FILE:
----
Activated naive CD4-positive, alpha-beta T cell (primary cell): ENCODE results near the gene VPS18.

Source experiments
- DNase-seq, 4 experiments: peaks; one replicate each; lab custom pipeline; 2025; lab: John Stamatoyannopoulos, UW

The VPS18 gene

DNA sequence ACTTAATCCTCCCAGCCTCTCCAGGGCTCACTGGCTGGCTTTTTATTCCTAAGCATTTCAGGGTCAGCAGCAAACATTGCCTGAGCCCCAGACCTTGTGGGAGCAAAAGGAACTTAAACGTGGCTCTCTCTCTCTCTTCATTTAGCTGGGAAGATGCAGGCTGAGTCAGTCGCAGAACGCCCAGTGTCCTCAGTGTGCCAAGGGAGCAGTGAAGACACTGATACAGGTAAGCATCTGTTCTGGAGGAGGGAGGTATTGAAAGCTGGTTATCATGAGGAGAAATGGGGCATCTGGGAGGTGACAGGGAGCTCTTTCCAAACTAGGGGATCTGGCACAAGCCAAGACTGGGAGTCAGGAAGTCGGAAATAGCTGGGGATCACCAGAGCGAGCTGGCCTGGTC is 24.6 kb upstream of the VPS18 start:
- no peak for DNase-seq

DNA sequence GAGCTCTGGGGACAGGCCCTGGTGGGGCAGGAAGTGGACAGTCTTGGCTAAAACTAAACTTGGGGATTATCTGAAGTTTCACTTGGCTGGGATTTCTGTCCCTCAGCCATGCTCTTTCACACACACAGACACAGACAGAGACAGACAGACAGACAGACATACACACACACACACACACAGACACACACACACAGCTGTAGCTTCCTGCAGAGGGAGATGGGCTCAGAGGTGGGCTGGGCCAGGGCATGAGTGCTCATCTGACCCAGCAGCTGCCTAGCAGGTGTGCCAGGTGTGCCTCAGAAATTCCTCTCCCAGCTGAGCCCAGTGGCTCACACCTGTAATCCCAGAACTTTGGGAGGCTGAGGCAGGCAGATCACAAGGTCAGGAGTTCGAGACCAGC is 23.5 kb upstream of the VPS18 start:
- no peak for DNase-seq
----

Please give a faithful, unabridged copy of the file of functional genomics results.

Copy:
Activated naive CD4-positive, alpha-beta T cell (primary cell): ENCODE results near the gene VPS18.

Source experiments
- DNase-seq, 4 experiments: peaks; one replicate each; lab custom pipeline; 2025; lab: John Stamatoyannopoulos, UW

The VPS18 gene

DNA sequence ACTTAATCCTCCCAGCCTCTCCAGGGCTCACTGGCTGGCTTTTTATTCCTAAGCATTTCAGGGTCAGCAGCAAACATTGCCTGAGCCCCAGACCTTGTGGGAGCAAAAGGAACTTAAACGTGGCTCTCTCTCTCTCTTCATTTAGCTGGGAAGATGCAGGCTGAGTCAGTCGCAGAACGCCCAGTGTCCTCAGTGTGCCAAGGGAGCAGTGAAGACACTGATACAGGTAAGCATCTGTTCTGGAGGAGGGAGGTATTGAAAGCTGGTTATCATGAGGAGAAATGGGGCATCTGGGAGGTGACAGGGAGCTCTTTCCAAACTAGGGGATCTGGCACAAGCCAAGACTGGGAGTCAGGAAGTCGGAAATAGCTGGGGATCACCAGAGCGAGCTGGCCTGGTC is 24.6 kb upstream of the VPS18 start:
- no peak for DNase-seq

DNA sequence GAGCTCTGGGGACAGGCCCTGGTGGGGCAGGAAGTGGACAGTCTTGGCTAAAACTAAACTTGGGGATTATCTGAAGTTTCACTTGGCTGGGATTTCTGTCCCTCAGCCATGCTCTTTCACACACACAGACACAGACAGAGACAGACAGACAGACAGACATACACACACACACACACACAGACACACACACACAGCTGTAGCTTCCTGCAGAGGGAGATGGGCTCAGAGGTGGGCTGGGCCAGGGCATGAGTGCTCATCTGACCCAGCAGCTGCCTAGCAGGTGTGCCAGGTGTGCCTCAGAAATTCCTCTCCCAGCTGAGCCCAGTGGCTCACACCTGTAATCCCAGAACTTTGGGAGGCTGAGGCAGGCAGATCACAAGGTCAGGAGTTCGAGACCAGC is 23.5 kb upstream of the VPS18 start:
- no peak for DNase-seq